VERNON Mwaanga says a transparent and open public service system promotes public trust.
Mwaanga stated that the public service plays a major and indispensable role in any genuine democracy in terms of delivering service to ordinary people.
“Once upon a time, Zambia had a professional and highly respected public service, which was not involved in partisan politics. Sadly, over the years, the public service has become too highly politicised and the appointment of party cadres into the civil service, particularly those without the necessary qualifications, has made the situation even worse. Most of these appointments are not made on merit, let alone the ability of particular individuals to diligently perform their duties,” he said, in a statement. “The appointments are made on the basis of their personal loyalty to the Head of State or the party in power or both. Consequently, service delivery to the people of Zambia, has suffered immeasurably.”
Mwaanga said in a democracy, it was the civil service which was supposed to provide continuity, because it was supposed to be politically neutral, to serve whatever new government assumes office.
He said responsiveness and accountability of the public service to members of the public they serve was central to the process of good governance.
Mwaanga said responsiveness and accountability subsume efficient delivery of services to the people.
He said it was extremely important to make the public service accountable to the people they served, who were their masters.
Mwaanga said the public service must account and be held answerable to elected officials through parliamentary oversight.
“A transparent and open public service system promotes public trust in the public service. A close examination of how governments operate in democratic societies, reveals that they have internal, external and self-regulatory institutions of control. Internal institutions include civil service rules and regulations, financial regulations, training and education, disciplinary procedures which are fair and exhaustive, internal management audits and inspectorates,” he said.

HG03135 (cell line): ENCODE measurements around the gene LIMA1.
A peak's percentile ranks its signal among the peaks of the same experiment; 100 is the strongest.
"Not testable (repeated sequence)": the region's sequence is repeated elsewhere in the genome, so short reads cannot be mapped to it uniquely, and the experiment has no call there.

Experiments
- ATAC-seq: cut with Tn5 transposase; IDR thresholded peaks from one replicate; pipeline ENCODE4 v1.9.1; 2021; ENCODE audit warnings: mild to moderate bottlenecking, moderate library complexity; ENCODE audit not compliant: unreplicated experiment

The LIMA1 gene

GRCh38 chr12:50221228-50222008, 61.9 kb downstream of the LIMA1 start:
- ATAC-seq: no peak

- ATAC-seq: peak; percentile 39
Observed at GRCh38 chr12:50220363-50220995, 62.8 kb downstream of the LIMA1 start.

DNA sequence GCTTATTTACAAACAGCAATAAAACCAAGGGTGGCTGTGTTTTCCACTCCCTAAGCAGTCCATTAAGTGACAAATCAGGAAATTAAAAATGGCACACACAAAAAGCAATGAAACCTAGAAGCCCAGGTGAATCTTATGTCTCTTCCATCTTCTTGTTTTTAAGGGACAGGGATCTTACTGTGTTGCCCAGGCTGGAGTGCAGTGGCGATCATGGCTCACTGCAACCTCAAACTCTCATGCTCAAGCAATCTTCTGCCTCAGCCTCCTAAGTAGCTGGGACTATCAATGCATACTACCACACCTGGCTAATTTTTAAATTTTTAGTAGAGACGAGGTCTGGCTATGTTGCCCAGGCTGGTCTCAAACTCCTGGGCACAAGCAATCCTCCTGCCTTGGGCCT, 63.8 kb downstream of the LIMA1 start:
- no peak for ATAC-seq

“External institutions include the Legislature, Public Accounts Committees, Office of the Auditor – General, the Investigator-General also known as the Ombudsman, the Judiciary, Public Service Commissions and other specialised independent commissions, such as the Anti-Corruption Commission and the Human Rights Commission. Others external institutions include a vibrant independent but responsible media.”
Mwaanga said the public service must be accountable to the citizens as it promotes trust and confidence in public officials, enhances the authority and legitimacy of governments and encourages openness and transparency in governments.
He said doing so also enabled public officials to be aware of the needs and demands of the people they served, made public officials accountable for their actions and forces public officials to address citizens’ complaints and grievances in a timely manner.
“It encourages public participation and involvement in matters of governance and it helps to create awareness among citizens that they have a stake in their government. Citizens must feel a sense of ownership. We should not create a situation where citizens begin to fear their public servants be they in administration, the police, the security forces or other arms of government. It should be the public servants who must fear but preferably respect the people they serve,” said Mwaanga.